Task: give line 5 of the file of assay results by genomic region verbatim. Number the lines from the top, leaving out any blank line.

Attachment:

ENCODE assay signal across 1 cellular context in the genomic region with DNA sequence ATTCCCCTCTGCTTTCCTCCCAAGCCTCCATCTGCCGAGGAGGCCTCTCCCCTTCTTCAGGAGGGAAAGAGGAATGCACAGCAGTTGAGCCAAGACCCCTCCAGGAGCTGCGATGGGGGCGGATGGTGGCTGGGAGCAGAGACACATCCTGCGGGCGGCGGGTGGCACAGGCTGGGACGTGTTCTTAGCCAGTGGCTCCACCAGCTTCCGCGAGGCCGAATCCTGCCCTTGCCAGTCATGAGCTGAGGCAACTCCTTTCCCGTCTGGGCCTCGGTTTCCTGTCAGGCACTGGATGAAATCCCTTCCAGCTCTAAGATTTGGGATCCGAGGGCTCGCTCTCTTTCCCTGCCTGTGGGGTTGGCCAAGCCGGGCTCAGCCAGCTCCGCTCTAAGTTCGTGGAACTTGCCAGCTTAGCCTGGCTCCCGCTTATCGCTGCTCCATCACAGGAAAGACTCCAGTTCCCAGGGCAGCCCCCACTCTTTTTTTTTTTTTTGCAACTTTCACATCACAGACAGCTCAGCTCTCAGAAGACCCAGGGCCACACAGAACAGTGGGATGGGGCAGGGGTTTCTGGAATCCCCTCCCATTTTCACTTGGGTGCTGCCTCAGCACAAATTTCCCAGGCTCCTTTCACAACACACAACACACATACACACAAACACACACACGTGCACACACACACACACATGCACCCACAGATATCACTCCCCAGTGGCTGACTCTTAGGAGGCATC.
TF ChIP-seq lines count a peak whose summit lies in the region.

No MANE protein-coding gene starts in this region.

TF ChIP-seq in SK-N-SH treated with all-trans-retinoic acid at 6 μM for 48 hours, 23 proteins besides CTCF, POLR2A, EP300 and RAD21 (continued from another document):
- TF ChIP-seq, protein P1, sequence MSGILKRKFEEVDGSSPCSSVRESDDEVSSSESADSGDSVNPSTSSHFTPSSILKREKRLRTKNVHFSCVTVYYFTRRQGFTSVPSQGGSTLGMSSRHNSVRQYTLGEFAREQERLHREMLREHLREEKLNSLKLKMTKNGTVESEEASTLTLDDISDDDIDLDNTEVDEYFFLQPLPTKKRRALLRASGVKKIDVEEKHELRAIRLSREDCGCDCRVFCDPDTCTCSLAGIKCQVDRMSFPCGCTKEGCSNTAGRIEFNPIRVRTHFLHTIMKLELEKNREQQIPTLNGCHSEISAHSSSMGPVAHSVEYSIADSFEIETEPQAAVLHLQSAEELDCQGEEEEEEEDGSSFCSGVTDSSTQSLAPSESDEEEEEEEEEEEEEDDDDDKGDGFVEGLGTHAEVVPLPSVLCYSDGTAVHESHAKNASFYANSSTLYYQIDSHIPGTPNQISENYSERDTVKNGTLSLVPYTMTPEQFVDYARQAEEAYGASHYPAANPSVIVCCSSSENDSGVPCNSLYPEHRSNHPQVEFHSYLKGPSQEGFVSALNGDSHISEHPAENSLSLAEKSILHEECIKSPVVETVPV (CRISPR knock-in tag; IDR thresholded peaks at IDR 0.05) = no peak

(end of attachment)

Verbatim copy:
- TF ChIP-seq, protein P1, sequence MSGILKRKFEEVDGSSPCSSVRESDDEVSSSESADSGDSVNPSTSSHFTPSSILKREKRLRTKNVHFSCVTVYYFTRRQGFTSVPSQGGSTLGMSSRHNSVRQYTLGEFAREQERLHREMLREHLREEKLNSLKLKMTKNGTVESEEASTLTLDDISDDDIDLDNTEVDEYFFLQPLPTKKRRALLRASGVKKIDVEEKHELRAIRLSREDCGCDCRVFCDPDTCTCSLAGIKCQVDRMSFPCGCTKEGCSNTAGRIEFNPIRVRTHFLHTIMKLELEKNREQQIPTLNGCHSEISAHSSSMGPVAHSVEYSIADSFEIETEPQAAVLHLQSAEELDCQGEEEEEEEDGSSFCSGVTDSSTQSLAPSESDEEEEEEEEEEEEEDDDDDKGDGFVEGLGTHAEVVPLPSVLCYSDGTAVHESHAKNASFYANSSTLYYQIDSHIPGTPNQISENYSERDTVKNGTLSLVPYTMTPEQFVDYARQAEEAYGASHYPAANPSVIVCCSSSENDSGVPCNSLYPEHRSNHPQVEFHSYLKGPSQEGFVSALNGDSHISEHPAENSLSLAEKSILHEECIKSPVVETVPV (CRISPR knock-in tag; IDR thresholded peaks at IDR 0.05) = no peak